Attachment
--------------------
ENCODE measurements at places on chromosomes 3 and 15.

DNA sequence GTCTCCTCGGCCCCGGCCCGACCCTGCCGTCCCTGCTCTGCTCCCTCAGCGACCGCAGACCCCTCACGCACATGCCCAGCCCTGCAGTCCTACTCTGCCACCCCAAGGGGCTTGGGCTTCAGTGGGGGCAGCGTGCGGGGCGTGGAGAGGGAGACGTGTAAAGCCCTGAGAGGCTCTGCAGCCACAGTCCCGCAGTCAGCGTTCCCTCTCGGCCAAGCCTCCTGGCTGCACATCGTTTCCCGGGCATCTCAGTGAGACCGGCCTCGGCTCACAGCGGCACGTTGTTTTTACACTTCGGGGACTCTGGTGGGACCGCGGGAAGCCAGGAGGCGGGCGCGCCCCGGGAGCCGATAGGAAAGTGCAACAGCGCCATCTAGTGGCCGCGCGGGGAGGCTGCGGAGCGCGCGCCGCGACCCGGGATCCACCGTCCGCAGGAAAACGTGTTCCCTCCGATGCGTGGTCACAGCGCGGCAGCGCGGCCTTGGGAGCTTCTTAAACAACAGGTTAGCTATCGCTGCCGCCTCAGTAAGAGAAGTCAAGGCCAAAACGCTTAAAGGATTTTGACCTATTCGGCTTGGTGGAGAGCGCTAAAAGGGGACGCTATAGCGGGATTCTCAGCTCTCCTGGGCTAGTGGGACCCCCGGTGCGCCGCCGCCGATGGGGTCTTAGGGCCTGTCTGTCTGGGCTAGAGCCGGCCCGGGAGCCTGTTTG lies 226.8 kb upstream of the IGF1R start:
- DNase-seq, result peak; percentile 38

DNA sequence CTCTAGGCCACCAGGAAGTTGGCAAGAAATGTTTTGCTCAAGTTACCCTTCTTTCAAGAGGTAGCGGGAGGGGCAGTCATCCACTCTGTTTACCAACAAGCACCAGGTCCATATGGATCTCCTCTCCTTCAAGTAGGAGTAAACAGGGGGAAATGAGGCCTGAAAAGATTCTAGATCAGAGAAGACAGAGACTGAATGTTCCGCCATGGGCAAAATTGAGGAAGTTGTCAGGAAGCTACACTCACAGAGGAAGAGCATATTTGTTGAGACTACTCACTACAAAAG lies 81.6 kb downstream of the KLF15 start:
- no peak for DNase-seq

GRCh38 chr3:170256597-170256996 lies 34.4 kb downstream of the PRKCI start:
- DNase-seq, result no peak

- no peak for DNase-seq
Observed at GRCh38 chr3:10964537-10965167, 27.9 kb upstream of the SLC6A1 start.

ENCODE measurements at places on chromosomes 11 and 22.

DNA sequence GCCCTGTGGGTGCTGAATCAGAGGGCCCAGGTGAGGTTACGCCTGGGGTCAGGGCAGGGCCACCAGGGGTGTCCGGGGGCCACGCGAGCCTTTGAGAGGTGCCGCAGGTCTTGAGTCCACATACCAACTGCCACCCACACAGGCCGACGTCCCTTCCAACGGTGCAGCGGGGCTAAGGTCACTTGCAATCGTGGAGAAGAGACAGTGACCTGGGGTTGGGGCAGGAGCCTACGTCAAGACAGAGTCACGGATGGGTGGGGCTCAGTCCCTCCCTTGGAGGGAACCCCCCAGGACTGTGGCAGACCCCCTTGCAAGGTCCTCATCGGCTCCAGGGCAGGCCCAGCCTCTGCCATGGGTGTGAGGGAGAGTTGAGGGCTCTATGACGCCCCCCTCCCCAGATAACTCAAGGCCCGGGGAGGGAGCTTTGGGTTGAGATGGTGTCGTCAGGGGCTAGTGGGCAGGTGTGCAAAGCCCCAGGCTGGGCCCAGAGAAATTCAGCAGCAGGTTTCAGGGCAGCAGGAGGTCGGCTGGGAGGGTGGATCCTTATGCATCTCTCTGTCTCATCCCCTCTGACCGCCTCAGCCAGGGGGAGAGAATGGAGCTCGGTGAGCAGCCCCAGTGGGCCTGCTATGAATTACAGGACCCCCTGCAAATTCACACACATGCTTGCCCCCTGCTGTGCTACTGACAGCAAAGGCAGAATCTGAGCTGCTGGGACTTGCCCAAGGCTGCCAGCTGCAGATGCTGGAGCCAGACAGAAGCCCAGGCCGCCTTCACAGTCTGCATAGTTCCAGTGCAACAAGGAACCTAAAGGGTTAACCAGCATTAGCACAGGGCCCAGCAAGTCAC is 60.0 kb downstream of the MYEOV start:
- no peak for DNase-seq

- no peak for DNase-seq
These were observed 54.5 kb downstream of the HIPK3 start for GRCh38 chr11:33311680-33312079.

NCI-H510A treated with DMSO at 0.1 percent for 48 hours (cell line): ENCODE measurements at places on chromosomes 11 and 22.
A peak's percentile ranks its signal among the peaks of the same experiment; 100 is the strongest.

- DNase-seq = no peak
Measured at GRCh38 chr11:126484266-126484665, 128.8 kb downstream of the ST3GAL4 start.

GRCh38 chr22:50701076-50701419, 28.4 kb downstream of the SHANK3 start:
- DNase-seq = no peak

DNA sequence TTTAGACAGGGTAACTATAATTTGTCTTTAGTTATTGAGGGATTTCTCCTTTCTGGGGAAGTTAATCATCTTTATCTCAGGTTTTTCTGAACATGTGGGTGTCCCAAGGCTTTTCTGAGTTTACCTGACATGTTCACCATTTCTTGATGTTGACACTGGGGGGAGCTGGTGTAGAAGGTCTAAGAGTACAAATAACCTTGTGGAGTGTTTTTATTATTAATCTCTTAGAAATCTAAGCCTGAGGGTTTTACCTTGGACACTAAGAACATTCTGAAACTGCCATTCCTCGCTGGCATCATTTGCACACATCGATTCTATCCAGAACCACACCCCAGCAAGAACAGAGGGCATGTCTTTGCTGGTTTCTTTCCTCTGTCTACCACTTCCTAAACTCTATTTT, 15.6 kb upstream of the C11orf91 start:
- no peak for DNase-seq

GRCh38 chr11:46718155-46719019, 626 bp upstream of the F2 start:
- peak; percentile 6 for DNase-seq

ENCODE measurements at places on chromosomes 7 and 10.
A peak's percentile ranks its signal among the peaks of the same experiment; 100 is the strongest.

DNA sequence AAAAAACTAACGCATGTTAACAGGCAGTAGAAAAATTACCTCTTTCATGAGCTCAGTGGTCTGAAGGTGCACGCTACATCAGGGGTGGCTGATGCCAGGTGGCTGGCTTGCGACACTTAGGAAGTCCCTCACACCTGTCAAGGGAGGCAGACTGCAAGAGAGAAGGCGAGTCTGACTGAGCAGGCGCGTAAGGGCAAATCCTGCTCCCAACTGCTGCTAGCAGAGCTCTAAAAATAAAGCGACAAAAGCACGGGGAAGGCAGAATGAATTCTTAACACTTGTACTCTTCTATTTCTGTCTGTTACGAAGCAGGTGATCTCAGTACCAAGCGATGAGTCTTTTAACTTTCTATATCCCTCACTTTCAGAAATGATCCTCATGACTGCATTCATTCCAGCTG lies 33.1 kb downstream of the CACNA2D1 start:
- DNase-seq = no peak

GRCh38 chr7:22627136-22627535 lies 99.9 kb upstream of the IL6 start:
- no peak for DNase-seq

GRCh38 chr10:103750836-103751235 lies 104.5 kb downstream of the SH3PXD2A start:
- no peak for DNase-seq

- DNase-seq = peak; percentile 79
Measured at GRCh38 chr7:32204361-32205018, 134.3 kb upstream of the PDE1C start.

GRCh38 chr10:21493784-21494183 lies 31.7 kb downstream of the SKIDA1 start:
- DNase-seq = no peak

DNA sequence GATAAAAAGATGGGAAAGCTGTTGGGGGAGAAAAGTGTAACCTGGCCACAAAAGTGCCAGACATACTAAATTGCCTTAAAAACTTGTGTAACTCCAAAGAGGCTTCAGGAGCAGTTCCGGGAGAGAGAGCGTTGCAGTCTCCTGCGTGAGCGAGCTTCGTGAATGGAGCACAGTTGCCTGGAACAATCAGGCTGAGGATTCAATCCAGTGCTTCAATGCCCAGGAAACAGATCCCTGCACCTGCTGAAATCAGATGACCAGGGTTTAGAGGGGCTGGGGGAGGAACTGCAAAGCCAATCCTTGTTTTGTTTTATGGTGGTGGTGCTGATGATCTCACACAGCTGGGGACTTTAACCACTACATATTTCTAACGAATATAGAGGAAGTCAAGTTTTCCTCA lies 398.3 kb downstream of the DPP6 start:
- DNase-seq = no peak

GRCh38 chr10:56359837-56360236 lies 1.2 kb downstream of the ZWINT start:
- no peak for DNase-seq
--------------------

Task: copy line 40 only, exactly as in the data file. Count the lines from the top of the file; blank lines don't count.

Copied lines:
- no peak for DNase-seq